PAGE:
Tuesday, October 06, 2009

Unfair, Unbalanced and Untrue: Fox News Gets It Wrong, Pretty Much Daily

After a month off to plan and deliver my best friend's 50th birthday party and then to celebrate my own completion of a slightly older year, it's time to resume postings here.

There are a number of back-burnered topics to be covered in the next few weeks, but I wanted to start with a long-time favorite to which I have not done justice before: Fox News as the gang that can't shoot straight, with a singular ability to turn almost every story they tell into a hapless fib.

That has been my impression of Fox News for several years. During the administration of G. W. Bush, I generally dismissed Fox News as "state television"--so much did it let Republican conservative ideology muddle anything Fox News tried to present as fact. Given that impression, I would never watch Fox News on purpose. But someone almost always had it on several television screens at the gym where I exercise, thrice weekly when schedule and motivation permit. So I suffered the indecent exposure of Fox anchors and reporters a lot more than I'd like--and ventilated my displeasure more than many other gym rats preferred.

The nadir was probably just over two years ago, when Columbia University allowed Iranian President Mahmoud Ahmadinejad to appear on campus while visiting the U.S. to address the U.N. I really could have cared less about the appearance, or anything the Holocaust-denier had to say. But I was keenly distressed when a Fox anchor interviewed an undergraduate and questioned her patriotism, Joe McCarthy-style, for supporting the university's right to host the harangue and her right to attend it. In my head I could hear Army Counsel Joseph Welch's indictment of such tactics during the Army-McCarthy hearings: "Have you no sense of decency sir, at long last? Have you left no sense of decency?"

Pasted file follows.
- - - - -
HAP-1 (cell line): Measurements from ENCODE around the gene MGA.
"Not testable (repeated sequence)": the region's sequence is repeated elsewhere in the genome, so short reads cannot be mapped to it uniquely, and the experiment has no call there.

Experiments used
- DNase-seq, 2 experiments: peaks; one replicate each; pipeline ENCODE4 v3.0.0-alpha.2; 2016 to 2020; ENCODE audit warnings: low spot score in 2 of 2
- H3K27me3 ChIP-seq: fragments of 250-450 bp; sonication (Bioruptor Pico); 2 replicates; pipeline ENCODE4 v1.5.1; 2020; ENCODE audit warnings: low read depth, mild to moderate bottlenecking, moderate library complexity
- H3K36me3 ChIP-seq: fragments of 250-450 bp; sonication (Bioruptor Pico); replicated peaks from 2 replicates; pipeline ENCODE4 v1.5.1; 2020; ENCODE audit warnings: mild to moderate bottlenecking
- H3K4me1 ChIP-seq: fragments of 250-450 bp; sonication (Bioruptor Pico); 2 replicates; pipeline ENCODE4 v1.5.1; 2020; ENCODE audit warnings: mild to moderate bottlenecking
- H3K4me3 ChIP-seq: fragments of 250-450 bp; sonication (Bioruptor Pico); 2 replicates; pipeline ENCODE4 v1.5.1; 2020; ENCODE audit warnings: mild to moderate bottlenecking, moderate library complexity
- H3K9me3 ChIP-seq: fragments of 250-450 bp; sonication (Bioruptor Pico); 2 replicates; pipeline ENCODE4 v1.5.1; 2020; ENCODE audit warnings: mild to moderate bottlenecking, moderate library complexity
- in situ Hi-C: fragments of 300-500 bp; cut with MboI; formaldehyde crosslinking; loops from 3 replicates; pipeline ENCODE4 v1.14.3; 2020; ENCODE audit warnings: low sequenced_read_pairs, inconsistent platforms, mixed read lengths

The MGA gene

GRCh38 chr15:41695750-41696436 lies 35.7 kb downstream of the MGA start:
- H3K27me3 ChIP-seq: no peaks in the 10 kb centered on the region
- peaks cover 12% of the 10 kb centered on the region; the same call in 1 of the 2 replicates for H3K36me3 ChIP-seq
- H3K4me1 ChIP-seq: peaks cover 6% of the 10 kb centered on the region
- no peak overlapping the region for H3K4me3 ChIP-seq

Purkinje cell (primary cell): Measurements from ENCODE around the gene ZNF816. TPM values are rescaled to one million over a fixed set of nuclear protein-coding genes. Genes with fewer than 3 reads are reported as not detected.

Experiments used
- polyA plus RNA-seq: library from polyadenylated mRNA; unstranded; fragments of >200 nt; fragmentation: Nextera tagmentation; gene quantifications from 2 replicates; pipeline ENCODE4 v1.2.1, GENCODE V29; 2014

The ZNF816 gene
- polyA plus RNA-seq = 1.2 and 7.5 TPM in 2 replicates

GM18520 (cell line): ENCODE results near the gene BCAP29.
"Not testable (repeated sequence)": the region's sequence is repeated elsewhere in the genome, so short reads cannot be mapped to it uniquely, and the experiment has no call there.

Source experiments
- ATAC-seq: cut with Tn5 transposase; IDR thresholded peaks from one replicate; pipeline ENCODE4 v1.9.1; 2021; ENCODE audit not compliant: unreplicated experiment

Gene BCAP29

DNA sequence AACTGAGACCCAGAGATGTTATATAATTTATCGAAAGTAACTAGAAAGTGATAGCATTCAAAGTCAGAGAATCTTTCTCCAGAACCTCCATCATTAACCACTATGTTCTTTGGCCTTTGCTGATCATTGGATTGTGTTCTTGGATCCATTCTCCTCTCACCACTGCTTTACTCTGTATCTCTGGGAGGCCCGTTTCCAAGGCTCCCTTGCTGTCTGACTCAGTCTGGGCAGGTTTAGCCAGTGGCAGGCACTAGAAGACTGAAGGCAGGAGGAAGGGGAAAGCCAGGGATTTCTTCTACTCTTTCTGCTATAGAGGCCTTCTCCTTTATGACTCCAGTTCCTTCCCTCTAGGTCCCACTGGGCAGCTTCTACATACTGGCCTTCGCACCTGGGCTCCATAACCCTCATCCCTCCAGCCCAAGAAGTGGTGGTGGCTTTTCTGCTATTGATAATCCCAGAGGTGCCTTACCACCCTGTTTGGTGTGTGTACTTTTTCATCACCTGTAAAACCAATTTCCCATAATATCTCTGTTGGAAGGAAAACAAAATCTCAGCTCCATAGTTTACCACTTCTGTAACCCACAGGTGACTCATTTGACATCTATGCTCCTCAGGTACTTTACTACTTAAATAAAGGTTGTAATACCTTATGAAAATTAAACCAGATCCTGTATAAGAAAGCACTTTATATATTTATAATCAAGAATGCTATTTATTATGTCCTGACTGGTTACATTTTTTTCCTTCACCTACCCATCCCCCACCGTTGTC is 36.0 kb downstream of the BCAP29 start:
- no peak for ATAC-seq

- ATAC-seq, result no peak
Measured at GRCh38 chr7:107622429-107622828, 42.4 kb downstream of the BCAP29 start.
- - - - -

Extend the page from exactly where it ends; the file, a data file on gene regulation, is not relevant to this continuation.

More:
But now I have fresh documentation of Fox News' inability to be accurate--supplied in the latest column by Miami Herald commentator Leonard Pitts Jr.

Pitts acknowledges that in its coverage of the current ACORN controversy, Fox was the first news organization to get it right. But given Fox News' shoddy track record on other topics, Pitts says the ACORN coverage was the exception that proves the rule: Fox News can be counted on for accurate reporting about as often as the proverbial stopped clock that's right twice a day.

Unfortunately, since it is totally unpredictable when Fox News will lapse into accuracy, Fox News can never be relied upon to serve up anything more than right-wing ideology pretending to be fact.

Pitts provides specific examples of five stories between June 3 and July 31, 2009, where Fox News presented as fact claims that simply were not true. The perpetrators were Bill O'Reilly, Glenn Beck, Sean Hannity and Kimberly Guilfoyle. Pitts backs his indictment with research from PolitiFact.com and FactCheck.org. Click on the link to Pitts' column if you'd like the truth.

Pitts' verdict on Fox News is unassailable:

"...'every' news organization from CNN to CBS to Miami's Herald to to L.A.'s Times gets it wrong on occasion, and every single report risks reflecting the biases--political, racial, religious, class, educational, geographical, generational--of the reporter. This will be true until the day the news business is no longer run by human beings.

"But Fox is in a class by itself. In its epidemic inaccuracy, its ongoing disregard for basic journalistic standards of fairness, its demagogic appeals and its blatantly ideological promotions it is, indeed, unique--a news source in name only."

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